“In the barren and spiritless doctrine of the schools, [the mechanical dissection of language has left the] formal concepts and terms of grammar totally uncomprehended and incomprehensible shells. Consequently, whatever is taught in school will sink into the same barrenness unless we succeed in rebuilding the school’s spiritual world from within and from out of the ground, i.e. in giving the school a spiritual, not a scientific atmosphere.”

This is highly pertinent, as, throughout the conference, all discussion on identity and disenfranchisement pointed towards the reduction of language to meaningless sounds as the root cause; an example I pointed out in a previous post, freedom means legally preventing women from choosing to cover her face.

Teachers with experience in challenged communities will recognize the connection between lack of language and lack of thinking skills. Look no further than 1984 to see the end of this slide: With schools no longer providing basic knowledge of rhetoric, words are up for grabs, and with them, reality. Witness the amazing opposing statements on the recent strikes, where the antagonists might as well be talking about completely different topics – in different languages. There is simply no bridge.

Lawson closes with the need for the academic community to step out of the box:

“And here the first step must be a revolution in the prevailing relation to language. But to this end we must revolutionise the teachers, and for this in turn the university must transform itself and learn to understand its task instead of puffing itself up with irrelevancies. These reflections form the basis for a new approach to the understanding of philosophy in relation to Islam and Islamic education as tarbiyah, the bringing up of the child into the flourishing of the essence of being human.”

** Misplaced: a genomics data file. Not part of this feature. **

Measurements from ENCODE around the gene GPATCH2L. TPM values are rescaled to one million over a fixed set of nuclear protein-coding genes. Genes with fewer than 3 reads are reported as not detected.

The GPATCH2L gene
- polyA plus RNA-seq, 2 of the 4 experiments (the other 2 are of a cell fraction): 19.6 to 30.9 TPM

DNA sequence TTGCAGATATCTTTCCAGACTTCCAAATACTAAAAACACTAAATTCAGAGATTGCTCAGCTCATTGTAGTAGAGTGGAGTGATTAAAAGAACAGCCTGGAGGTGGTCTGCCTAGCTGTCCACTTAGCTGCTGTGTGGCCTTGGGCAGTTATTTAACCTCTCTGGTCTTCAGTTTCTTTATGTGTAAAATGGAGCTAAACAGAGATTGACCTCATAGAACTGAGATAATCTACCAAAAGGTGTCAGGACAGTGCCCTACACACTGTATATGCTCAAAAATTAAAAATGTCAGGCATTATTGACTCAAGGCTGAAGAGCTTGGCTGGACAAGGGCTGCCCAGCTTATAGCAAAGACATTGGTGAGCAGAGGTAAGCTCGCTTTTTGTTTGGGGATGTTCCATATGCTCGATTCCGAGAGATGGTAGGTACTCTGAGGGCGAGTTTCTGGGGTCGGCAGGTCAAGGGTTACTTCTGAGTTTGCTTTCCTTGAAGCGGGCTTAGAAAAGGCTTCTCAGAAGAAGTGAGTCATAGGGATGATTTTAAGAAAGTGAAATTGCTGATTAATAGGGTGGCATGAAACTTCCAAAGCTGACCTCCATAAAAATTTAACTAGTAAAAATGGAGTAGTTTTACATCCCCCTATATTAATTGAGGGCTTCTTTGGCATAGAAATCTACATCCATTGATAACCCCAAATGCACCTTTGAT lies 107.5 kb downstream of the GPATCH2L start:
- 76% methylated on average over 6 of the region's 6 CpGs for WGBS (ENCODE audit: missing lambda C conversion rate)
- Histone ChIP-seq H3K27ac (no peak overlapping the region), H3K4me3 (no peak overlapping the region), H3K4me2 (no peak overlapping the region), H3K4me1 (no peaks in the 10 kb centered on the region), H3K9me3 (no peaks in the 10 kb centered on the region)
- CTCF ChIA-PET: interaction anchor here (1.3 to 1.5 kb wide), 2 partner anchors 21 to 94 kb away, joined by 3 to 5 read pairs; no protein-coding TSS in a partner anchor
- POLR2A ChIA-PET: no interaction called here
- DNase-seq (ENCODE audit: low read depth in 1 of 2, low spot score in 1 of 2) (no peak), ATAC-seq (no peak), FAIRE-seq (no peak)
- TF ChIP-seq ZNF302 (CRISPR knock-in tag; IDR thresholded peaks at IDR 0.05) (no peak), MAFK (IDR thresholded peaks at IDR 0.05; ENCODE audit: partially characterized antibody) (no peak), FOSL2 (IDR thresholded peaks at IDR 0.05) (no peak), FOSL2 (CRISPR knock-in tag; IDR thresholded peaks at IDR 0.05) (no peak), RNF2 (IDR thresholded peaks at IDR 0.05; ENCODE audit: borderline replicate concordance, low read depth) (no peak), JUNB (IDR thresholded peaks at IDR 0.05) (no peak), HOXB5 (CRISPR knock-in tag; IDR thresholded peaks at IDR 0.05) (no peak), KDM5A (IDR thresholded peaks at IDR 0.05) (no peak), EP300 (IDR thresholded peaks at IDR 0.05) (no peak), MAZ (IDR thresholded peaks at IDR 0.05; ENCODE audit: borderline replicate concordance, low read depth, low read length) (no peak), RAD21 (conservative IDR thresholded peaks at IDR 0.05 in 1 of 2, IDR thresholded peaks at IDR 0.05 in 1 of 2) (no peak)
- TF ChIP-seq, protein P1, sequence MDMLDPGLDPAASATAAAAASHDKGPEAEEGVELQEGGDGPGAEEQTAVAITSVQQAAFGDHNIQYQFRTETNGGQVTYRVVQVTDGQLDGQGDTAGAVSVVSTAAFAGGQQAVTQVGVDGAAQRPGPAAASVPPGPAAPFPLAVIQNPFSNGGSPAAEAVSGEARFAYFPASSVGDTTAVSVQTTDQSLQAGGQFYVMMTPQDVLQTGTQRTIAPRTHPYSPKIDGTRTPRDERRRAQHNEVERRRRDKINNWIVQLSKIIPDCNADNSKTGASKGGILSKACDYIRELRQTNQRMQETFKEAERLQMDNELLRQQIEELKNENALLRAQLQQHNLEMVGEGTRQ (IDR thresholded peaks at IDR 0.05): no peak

The Quest inherent in “Question”

The relation to my own themes are clear – going back to the title of Lawson’s talk, “Questioning builds a way” I posit Cooperative Learning as a tool to provide guided inquiry exercises into the nature of existence. Not as a mental exercise, squashed between maths and English, but as a profound, assisted process of self-discovery which is no longer, and can no longer, be afforded by priests and shamans, and yet must be afforded, in both senses of the word.

Schools (or anyone else, for that matter) can no longer present a set of “truths” that learners will buy into. We, as educators, ourselves need to inquire and rediscover ontological and epistomological … questions? Again quoting Lawson:

“The real debate has been lost, the real question buried in centuries of intellectual and cultural sedimentation, to the point where we don’t even know how to ask it, even if we manage to become vaguely aware of the need to do so. The sense of living inside some kind of vast misconception is I suspect, not unfamiliar to many of us.”

Philosophy for Children? No. Philosophy for you.

7 thoughts on “P4C? No, P4U!

Add yours

  1. Reblogged this on cooperativelearning.info and commented:

    Of relevance to participants in the UEA Realising Potential Religious Education conference, this comment on Lawsons talk on Heidegger and the ‘Quest’ inherent in ‘Questioning’ is hereby reblogged.

    “…all great truths must first be constantly renewed by bringing them into the place where they emerge into being for the first time, that is, in response to a deeply felt sense of questioning, the piety of thought. Second-hand truths may be useful, but they are not what make us who we are. This is something many school pupils feel very deeply.”